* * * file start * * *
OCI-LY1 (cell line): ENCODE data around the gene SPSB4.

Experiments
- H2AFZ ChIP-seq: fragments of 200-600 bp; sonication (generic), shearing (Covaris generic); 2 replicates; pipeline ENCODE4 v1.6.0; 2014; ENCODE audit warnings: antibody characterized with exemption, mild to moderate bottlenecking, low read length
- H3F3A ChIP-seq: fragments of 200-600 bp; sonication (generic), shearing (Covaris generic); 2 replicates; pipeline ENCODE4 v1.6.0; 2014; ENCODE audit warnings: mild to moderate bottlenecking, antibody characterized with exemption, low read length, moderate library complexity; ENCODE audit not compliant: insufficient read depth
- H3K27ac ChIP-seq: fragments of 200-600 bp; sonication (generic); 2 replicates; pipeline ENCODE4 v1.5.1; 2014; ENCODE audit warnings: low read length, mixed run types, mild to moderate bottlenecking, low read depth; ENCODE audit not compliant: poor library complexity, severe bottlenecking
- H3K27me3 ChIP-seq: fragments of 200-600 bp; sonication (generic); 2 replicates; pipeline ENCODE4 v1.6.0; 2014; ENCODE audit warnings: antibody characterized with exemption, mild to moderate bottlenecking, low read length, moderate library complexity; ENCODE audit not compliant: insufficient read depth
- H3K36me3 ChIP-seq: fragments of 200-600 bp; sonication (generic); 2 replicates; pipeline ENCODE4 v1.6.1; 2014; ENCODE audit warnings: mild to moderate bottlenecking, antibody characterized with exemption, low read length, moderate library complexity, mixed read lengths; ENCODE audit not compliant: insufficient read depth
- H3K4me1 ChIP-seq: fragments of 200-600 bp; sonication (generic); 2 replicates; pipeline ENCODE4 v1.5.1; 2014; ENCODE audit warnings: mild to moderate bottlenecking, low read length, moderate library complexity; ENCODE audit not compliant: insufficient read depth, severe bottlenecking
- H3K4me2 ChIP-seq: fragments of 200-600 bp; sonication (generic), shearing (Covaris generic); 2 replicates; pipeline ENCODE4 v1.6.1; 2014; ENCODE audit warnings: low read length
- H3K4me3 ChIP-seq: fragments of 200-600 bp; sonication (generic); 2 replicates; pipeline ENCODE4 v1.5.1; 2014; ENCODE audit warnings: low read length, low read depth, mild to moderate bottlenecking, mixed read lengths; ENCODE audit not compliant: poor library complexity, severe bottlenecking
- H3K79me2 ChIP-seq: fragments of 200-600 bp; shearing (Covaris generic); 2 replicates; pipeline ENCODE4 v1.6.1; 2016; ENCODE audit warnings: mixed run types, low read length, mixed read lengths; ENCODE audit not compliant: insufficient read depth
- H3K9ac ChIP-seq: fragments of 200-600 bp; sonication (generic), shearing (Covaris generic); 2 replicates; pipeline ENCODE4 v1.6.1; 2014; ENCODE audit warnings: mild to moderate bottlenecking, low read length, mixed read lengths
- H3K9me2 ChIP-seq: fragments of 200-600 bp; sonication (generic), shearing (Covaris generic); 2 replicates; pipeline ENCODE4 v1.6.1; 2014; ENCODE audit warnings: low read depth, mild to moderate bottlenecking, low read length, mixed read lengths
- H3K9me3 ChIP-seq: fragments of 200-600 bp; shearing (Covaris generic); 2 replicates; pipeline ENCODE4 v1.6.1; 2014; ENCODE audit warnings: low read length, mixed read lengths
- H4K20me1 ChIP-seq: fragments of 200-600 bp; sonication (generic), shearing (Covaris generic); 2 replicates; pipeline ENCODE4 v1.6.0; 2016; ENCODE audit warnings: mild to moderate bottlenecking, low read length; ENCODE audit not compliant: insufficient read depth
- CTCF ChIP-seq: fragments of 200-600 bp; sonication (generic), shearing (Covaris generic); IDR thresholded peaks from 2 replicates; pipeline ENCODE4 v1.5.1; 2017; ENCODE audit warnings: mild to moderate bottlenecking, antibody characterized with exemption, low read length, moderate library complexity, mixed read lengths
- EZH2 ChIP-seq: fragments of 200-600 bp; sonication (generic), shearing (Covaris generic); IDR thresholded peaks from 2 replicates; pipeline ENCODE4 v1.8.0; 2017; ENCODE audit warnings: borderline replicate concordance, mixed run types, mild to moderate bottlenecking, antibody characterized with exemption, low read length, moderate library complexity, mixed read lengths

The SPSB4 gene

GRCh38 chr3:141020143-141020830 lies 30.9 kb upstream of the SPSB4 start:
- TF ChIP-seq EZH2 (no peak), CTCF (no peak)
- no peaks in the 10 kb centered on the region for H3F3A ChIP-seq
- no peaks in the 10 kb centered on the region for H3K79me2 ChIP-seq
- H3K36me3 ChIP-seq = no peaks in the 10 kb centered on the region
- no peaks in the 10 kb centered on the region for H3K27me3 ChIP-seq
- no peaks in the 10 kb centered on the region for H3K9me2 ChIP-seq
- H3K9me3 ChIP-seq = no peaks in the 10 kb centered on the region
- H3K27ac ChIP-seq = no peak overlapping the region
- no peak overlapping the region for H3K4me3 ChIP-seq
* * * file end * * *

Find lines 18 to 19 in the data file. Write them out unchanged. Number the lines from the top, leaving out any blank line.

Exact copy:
The SPSB4 gene

GRCh38 chr3:141020143-141020830 lies 30.9 kb upstream of the SPSB4 start: